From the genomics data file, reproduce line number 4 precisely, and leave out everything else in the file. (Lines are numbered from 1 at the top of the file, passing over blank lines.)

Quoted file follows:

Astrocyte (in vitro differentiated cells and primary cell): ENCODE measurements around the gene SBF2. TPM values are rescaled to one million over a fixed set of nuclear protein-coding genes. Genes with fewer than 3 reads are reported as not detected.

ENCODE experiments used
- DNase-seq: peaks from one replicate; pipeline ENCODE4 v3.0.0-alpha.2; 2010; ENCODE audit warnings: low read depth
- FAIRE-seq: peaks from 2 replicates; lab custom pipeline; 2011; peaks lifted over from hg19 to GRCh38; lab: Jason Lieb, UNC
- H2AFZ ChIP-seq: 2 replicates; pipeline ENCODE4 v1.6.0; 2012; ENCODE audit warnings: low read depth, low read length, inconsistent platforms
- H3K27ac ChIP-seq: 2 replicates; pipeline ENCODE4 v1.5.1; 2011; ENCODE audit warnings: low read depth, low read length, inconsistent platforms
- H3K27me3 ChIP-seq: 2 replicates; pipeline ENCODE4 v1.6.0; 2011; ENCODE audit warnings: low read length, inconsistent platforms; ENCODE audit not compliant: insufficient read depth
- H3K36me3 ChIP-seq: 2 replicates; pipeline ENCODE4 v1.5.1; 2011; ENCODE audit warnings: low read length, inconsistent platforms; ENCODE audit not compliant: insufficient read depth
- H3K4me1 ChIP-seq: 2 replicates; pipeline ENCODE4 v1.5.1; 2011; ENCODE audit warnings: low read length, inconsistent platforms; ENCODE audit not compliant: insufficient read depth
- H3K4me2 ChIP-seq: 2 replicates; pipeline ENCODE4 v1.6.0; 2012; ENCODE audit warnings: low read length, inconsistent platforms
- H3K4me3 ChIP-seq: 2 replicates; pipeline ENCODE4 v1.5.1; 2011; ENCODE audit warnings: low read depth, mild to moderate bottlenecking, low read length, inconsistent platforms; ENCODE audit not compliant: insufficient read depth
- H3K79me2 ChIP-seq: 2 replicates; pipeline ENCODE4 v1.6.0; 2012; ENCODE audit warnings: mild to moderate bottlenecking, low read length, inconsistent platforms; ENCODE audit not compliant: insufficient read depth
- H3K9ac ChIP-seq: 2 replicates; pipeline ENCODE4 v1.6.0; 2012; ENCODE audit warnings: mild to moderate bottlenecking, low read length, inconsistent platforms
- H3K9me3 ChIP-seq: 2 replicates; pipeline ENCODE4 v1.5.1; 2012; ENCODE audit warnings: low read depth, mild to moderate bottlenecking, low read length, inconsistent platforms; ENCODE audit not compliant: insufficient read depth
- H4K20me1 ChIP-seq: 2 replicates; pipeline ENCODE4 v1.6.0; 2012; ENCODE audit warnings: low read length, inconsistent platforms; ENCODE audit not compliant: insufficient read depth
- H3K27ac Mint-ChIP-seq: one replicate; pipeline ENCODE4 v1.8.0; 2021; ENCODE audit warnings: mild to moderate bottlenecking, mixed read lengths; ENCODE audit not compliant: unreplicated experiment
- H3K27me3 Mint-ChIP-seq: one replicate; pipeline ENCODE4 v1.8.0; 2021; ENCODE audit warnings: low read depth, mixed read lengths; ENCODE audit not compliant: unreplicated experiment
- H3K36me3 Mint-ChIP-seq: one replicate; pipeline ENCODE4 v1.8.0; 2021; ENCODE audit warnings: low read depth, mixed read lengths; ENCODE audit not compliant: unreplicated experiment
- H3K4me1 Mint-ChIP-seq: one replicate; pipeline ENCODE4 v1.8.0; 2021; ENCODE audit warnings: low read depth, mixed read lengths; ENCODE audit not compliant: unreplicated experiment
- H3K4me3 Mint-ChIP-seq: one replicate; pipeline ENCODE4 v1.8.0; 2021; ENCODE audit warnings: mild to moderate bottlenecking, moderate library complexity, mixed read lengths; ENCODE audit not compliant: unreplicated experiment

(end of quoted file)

- FAIRE-seq: peaks from 2 replicates; lab custom pipeline; 2011; peaks lifted over from hg19 to GRCh38; lab: Jason Lieb, UNC